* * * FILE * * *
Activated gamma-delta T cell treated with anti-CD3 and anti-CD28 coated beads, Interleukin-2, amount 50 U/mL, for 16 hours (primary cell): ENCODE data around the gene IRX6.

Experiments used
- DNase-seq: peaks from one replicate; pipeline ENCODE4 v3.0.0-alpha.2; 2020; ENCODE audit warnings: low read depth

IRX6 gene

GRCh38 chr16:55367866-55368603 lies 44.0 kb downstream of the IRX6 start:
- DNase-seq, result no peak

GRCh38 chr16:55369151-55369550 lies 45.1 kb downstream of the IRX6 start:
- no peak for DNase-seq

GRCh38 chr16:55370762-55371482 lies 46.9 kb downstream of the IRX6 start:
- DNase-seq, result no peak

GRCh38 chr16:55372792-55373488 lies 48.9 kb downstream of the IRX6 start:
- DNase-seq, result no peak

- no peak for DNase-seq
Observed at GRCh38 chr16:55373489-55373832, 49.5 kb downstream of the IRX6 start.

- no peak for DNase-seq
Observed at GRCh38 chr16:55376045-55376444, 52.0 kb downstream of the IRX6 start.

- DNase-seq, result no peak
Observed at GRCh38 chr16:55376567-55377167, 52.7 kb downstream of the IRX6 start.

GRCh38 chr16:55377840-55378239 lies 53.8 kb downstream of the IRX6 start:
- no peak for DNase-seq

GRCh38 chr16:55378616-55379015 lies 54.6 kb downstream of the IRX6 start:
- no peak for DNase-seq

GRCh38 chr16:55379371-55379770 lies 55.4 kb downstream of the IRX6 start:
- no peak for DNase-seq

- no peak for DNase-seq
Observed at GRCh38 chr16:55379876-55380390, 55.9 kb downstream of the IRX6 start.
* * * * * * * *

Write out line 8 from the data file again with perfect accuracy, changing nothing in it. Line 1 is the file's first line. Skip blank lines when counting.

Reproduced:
- no peak for DNase-seq